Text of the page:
Limit use of water prior to and during storms
Despite the recent storm, the summer has been unusually dry. Because rains are inevitable in the Chicago region, the Metropolitan Water Reclamation District of Greater Chicago (MWRD) is reminding residents how they can prepare for storms and prevent or minimize basement flooding and sewer backups.
The Chicago metropolitan area developed on a flood plain. During heavy rain storms, the open land was able to absorb excess water. As the region grew with construction of commercial and residential buildings and expanses of paved surfaces, the area was less able to absorb rainwater.
In the meantime, sewer systems were designed and built over 100 years ago to drain sanitary flow and a limited amount of stormwater directly to the river. Today, most of these local sewers are burdened with much more water, and intense, record-breaking storms can overwhelm the capacity of the systems and contribute to localized flooding. Too much water and sewage entering the system at the same time can lead to basement backups and flooding damage.
"Much of the Chicagoland region has combined sewer systems in which both sewage and rain travel in one pipe to the water treatment facility," explained MWRD Commissioner Debra Shore, chair of the MWRD Stormwater Management Committee. "To accommodate rainfall accumulations, it is important that the sewer system be as empty as possible."
According to the U.S. Environmental Protection Agency, a family of four can use 400 gallons of water every day. With over five million people living in Cook County, this adds up to substantial water usage. If each household implements measures to minimize flooding and limit water use before rain falls, sewer systems may not reach capacity as quickly and would more efficiently move stormwater away from homes and businesses.
To avoid flooding themselves and their neighbors, there are actions residents can take now, before the rains fall. More costly options that require a licensed plumber include installing: overhead sewers; check valves in sewer traps to prevent flood waters from backing up in sewer drains; sewage backflow valves to stop sewage from reentering your home due to local sewage system backups that are caused by floods; and, pervious surfaces to absorb stormwater in place of driveways or other paved areas.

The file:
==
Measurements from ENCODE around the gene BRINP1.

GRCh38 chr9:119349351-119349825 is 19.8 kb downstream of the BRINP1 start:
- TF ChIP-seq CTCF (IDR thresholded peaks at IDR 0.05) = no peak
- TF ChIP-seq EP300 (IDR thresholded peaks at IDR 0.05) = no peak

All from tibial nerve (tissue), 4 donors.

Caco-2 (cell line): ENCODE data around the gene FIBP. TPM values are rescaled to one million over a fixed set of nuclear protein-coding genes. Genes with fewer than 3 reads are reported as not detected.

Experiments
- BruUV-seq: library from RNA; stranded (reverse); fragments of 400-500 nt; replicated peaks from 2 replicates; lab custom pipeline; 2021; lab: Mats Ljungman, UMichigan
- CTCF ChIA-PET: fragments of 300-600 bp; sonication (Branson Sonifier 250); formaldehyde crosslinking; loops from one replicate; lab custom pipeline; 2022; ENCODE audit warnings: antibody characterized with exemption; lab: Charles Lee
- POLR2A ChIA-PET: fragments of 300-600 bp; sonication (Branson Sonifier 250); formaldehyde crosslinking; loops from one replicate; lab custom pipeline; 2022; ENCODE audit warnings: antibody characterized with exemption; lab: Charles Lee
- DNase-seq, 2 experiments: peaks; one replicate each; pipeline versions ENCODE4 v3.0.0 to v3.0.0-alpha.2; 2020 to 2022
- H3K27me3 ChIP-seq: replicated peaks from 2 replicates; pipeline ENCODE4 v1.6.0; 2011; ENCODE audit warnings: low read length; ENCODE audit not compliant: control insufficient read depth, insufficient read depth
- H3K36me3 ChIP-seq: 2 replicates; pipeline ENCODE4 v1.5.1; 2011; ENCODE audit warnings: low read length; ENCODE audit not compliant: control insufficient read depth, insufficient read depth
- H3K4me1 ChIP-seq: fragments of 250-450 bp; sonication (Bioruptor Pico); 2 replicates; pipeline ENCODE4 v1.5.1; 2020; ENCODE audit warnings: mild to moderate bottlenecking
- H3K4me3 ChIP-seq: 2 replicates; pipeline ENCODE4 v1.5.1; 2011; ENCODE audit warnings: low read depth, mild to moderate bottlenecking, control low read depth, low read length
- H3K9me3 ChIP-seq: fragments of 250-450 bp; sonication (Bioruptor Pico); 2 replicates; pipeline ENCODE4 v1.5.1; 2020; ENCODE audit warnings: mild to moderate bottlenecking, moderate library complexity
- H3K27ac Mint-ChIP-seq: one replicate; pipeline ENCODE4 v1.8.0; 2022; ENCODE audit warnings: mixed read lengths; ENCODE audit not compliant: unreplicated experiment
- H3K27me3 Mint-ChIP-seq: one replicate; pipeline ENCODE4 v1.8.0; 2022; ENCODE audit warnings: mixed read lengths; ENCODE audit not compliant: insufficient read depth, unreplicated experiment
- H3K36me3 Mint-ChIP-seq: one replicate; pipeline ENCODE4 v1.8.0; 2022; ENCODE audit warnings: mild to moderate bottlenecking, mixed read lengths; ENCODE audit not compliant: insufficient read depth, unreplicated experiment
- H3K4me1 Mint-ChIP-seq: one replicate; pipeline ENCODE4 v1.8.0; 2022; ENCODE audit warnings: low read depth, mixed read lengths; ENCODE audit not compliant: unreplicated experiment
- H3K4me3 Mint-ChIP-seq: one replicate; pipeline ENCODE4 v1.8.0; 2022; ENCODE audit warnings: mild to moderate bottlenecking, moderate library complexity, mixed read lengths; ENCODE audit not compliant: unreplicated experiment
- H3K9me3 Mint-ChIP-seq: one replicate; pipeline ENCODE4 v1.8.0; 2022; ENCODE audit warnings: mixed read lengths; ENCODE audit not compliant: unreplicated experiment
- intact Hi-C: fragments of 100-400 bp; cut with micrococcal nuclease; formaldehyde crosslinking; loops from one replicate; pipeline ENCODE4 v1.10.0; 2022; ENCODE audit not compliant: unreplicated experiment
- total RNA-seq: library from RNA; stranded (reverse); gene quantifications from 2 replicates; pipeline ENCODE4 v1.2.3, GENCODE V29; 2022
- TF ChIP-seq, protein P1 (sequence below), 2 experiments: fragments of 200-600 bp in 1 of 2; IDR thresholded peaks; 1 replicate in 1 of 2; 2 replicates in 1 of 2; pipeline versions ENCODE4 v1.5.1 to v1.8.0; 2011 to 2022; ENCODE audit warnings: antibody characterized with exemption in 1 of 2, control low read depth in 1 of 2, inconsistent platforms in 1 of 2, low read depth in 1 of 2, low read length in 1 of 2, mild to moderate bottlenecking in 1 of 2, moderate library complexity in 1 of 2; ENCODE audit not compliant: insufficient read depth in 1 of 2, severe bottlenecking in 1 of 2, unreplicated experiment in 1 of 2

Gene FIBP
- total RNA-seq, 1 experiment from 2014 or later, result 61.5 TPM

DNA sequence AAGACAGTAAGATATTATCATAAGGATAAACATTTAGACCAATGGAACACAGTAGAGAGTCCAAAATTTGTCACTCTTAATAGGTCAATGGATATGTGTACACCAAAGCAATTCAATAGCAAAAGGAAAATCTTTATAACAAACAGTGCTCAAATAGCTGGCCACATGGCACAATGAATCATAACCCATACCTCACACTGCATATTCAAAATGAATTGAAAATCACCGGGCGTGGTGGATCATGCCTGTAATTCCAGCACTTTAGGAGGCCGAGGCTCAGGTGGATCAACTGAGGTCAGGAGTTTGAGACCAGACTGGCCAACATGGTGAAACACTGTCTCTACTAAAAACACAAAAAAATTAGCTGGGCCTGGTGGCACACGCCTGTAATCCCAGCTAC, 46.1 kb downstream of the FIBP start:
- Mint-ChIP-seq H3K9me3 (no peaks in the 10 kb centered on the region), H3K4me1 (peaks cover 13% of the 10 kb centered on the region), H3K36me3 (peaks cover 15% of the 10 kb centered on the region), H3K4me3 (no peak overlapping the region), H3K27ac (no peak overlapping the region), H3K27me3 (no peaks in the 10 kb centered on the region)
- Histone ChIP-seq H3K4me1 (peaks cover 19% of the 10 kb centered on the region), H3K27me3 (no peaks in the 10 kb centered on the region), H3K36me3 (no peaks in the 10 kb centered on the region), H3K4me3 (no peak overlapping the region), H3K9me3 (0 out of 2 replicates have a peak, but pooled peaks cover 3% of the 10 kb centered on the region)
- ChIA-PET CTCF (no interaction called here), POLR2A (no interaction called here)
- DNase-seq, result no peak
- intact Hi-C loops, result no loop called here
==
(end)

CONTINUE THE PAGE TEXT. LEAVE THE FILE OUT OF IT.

Plumbers should also inspect your home's lateral connections for blockages or damage that could lead to basement backups.
Some low or no cost ideas include: purchasing a rain barrel from the MWRD for $58 and connecting downspouts to the rain barrel to save the rainwater for reuse; turning water off while brushing your teeth; washing full loads of laundry or dishes at any given time; and, taking a bath instead of a shower to save significant amounts of water.
Residents can help reserve capacity in the local and intercepting sewer systems by postponing high water consumption activities up to two hours before and during a storm. Such activities include: running the dishwasher, handwashing dishes, bathing or showering, washing clothes, watering the lawn, and washing vehicles.
For additional tips, visit http://www.mwrd.org or follow us at www.facebook.com/metropolitanwaterreclamationdistrict or mwrdgc at www.Twitter.com.
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